Holland is more than tulips
Every spring I think about making a visit to Holland by Lake Michigan to see the tulips in their famous festival. Based on a recent visit, though, I think Holland has much to offer in addition to its flowers.
In 1847, a group of 60 Dutch men, women and children, fleeing from religious oppression and economic depression, were traveling from Rotterdam enroute to Wisconsin for a new life. A stop-over in Detroit expanded into a visit to Black Lake—today’s Lake Macatawa—and a new home they named Holland.
While you might expect wooden shoes and other quaint symbols of its Dutch heritage, Holland also has a very cool, hip hotel, City Flats. Like its sister hotel in Grand Rapids, City Flats is an environmentally certified hotel, meaning they have made it their business to leave a lighter imprint on the planet. Tall ceilings and big windows made the rooms feel very spacious. Those who read my column regularly might know I have a thing about comfortable beds, and City Flats rates at the top of that category, using some very special bamboo sheets that fit right into the eco-chic.
The lobby was slightly severe, but the bar offered lots of comfortable seating areas. On the top of the hotel, the City Vu Bistro was worth a visit. I particularly liked the braised short ribs and one of the New York style pizzas, the Brooklyn, with basil-infused olive oil, fresh mozzarella, roma tomatoes, and sweet basil. A local told me this was one of the best restaurants in town.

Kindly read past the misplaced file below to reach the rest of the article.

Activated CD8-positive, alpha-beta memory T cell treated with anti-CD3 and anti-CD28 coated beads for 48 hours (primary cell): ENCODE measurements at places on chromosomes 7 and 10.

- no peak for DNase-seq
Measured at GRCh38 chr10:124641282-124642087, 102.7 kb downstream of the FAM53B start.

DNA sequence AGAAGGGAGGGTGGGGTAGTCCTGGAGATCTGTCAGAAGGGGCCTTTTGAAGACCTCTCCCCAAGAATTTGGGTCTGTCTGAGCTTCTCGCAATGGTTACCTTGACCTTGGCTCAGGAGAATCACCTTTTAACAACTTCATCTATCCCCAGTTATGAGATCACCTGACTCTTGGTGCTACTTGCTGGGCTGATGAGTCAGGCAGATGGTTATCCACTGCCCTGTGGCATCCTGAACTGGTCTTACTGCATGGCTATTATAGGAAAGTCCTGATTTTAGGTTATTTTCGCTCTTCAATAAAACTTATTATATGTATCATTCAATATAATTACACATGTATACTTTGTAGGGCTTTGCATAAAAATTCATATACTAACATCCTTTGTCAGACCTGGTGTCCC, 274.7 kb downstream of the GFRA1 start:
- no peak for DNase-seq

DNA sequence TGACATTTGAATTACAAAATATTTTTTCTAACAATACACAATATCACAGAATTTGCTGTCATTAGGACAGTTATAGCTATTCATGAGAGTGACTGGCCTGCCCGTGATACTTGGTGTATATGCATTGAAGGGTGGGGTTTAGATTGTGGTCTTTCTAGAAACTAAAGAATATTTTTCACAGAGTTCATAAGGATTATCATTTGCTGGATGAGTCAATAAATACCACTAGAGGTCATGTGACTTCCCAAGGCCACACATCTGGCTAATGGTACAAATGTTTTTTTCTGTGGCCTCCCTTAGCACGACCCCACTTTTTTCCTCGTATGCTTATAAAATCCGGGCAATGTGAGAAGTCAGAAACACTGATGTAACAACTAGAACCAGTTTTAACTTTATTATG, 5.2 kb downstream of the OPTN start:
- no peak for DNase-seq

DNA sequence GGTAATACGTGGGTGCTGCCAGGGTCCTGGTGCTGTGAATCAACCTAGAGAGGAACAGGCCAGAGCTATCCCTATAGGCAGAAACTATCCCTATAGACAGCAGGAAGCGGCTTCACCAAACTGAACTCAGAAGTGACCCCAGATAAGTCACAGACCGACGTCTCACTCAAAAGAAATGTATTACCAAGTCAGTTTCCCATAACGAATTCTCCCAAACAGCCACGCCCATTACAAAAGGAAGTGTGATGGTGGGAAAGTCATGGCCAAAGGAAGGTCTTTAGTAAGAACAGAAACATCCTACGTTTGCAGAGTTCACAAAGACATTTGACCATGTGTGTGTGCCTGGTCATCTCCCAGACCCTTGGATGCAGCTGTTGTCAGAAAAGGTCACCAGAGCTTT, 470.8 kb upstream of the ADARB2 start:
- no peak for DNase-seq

We spent a few hours wandering downtown with a stop at the Model Drug Store and Apothecary Gift Store. The pharmacy there has been serving customers for over 100 years. The store had a good selection of thoughtful gifts, including my favorite line of bags, Vera Bradley. Down the street, the Fabiano family has operated the Holland Peanut Store for five generations. You can stick with healthy, fresh-roasted nuts or tuck into their homemade chocolates.
The wood-paneled Alpen Rose Restaurant and Café offered a tasty lunch on an outside patio with European accents. We started with the goat cheese fondue, which just about filled me up. I simply had to try the classic German Wiener Schnitzel, the breaded and golden fried pork cutlet with red cabbage and spaetzle, a noodle dish.
We wanted to stop at Lemonjello’s coffee bar before heading home, and a decaf iced coffee was perfect. After lunch, I couldn’t find any room for the scones and baked items, but they looked wonderful. It was too bad we missed the Friday music act featuring local and regional artists. I’m sure it’s a great gathering spot.
The city perches right on the shore of Lake Michigan. Holland State Park offered a really wide, sandy beach for sunbathing or lazy walks to take in “Big Red,” the iconic lighthouse. Watching the sun set on the lake was one of those soul-refreshing moments. While I’m not really a camping person, the park offered camping possibilities at two of the busiest campgrounds in the state, according to the Department of Natural Resources.
Holland has a civic theater, a museum and even a symphony orchestra, in case you worry you might get bored eating, shopping and sleeping. It’s a happy place, that in 2009 was named the second happiest place in America on the Gallup-Healthways Well-Being Index, released by the Gallup Group. If you miss the tulips, don’t worry about it. The city of Holland offers the visitor just about everything else you could want in a compact and friendly small town.